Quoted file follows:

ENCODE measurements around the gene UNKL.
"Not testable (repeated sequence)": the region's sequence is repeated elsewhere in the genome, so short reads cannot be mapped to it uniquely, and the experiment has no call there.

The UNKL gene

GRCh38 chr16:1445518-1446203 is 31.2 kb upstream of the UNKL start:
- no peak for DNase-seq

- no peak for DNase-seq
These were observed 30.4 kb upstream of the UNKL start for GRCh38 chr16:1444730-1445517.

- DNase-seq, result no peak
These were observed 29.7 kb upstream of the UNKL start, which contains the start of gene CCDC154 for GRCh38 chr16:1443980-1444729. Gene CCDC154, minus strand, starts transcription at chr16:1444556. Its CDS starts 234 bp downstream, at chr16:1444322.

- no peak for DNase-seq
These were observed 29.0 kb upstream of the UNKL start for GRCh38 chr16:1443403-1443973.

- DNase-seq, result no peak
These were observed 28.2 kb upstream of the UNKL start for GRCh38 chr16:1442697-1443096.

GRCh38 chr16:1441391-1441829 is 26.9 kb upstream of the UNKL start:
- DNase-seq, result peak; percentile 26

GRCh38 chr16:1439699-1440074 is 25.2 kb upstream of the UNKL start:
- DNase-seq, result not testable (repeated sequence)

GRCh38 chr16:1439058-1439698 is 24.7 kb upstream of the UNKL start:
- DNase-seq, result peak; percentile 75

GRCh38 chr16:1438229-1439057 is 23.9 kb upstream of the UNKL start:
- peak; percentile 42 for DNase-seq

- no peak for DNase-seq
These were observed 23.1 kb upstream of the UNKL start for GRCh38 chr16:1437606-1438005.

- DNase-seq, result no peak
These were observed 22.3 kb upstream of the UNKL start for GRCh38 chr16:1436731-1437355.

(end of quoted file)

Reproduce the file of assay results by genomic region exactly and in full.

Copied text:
ENCODE measurements around the gene UNKL.
"Not testable (repeated sequence)": the region's sequence is repeated elsewhere in the genome, so short reads cannot be mapped to it uniquely, and the experiment has no call there.

The UNKL gene

GRCh38 chr16:1445518-1446203 is 31.2 kb upstream of the UNKL start:
- no peak for DNase-seq

- no peak for DNase-seq
These were observed 30.4 kb upstream of the UNKL start for GRCh38 chr16:1444730-1445517.

- DNase-seq, result no peak
These were observed 29.7 kb upstream of the UNKL start, which contains the start of gene CCDC154 for GRCh38 chr16:1443980-1444729. Gene CCDC154, minus strand, starts transcription at chr16:1444556. Its CDS starts 234 bp downstream, at chr16:1444322.

- no peak for DNase-seq
These were observed 29.0 kb upstream of the UNKL start for GRCh38 chr16:1443403-1443973.

- DNase-seq, result no peak
These were observed 28.2 kb upstream of the UNKL start for GRCh38 chr16:1442697-1443096.

GRCh38 chr16:1441391-1441829 is 26.9 kb upstream of the UNKL start:
- DNase-seq, result peak; percentile 26

GRCh38 chr16:1439699-1440074 is 25.2 kb upstream of the UNKL start:
- DNase-seq, result not testable (repeated sequence)

GRCh38 chr16:1439058-1439698 is 24.7 kb upstream of the UNKL start:
- DNase-seq, result peak; percentile 75

GRCh38 chr16:1438229-1439057 is 23.9 kb upstream of the UNKL start:
- peak; percentile 42 for DNase-seq

- no peak for DNase-seq
These were observed 23.1 kb upstream of the UNKL start for GRCh38 chr16:1437606-1438005.

- DNase-seq, result no peak
These were observed 22.3 kb upstream of the UNKL start for GRCh38 chr16:1436731-1437355.